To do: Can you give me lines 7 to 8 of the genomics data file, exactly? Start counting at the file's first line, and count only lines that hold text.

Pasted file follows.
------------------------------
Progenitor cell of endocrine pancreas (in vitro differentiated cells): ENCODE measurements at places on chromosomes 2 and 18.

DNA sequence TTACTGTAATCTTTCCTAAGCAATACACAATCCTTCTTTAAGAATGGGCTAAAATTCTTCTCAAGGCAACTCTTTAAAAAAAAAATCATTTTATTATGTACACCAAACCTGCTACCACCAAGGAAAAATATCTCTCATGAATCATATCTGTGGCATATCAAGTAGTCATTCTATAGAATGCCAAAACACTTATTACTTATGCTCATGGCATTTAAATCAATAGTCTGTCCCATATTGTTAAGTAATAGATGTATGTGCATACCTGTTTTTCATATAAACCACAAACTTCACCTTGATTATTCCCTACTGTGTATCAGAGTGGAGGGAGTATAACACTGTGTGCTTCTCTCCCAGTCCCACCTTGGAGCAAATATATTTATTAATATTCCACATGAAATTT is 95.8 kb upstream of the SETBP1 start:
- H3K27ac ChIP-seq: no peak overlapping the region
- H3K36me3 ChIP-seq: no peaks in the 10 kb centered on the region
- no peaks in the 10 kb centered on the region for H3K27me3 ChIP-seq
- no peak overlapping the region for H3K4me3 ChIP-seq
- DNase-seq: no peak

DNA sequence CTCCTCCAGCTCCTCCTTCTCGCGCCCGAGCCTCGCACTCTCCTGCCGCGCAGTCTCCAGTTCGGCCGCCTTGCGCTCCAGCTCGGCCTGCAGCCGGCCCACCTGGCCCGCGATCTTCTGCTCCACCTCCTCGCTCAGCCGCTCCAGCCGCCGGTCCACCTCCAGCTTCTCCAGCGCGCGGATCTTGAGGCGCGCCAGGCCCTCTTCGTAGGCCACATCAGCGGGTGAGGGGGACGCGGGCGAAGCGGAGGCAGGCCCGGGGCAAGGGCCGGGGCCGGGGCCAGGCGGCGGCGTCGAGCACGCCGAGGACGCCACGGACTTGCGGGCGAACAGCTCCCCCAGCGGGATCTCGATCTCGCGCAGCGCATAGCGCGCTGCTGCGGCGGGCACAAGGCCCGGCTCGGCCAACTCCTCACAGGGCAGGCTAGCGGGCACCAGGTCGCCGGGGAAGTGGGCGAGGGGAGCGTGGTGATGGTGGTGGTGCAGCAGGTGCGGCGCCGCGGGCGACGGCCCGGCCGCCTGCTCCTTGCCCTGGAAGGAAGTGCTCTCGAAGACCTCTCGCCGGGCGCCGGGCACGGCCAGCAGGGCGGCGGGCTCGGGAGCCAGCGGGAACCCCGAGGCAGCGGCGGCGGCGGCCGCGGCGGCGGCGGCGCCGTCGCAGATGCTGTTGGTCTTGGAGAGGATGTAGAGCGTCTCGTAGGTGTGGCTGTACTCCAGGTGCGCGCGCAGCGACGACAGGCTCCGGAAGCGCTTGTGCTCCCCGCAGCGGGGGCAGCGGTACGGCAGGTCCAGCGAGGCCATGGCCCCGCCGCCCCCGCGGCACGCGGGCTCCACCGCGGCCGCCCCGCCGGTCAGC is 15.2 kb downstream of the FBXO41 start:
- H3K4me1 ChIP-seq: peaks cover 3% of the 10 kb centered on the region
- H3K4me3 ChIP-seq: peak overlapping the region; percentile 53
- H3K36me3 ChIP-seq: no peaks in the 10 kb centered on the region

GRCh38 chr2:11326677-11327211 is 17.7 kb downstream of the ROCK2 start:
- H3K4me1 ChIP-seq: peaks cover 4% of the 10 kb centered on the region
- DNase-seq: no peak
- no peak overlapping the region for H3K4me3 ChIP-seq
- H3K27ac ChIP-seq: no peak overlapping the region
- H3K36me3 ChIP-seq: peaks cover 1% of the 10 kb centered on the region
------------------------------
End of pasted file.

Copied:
- DNase-seq: no peak

DNA sequence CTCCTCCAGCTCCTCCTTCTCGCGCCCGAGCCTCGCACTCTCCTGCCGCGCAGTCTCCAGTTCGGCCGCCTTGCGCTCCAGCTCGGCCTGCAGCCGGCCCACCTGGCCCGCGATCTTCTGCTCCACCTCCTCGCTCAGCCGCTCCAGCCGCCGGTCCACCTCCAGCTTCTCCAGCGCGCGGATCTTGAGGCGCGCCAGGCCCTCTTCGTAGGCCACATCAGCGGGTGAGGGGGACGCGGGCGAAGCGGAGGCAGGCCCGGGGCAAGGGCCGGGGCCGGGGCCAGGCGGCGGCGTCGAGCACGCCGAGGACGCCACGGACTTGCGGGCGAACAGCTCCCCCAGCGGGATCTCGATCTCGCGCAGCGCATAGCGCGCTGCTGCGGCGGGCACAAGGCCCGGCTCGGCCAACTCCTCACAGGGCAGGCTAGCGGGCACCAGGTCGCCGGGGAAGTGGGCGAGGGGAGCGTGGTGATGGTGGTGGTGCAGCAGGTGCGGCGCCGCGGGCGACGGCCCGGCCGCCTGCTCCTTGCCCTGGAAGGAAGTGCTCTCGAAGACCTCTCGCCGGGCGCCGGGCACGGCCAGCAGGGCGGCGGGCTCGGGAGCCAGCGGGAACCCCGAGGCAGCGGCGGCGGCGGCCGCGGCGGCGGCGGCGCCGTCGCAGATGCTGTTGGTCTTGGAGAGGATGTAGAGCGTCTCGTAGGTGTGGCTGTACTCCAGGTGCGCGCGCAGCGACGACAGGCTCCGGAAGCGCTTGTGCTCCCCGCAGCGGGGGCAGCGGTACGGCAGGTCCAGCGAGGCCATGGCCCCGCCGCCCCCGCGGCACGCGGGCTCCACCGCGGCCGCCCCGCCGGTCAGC is 15.2 kb downstream of the FBXO41 start: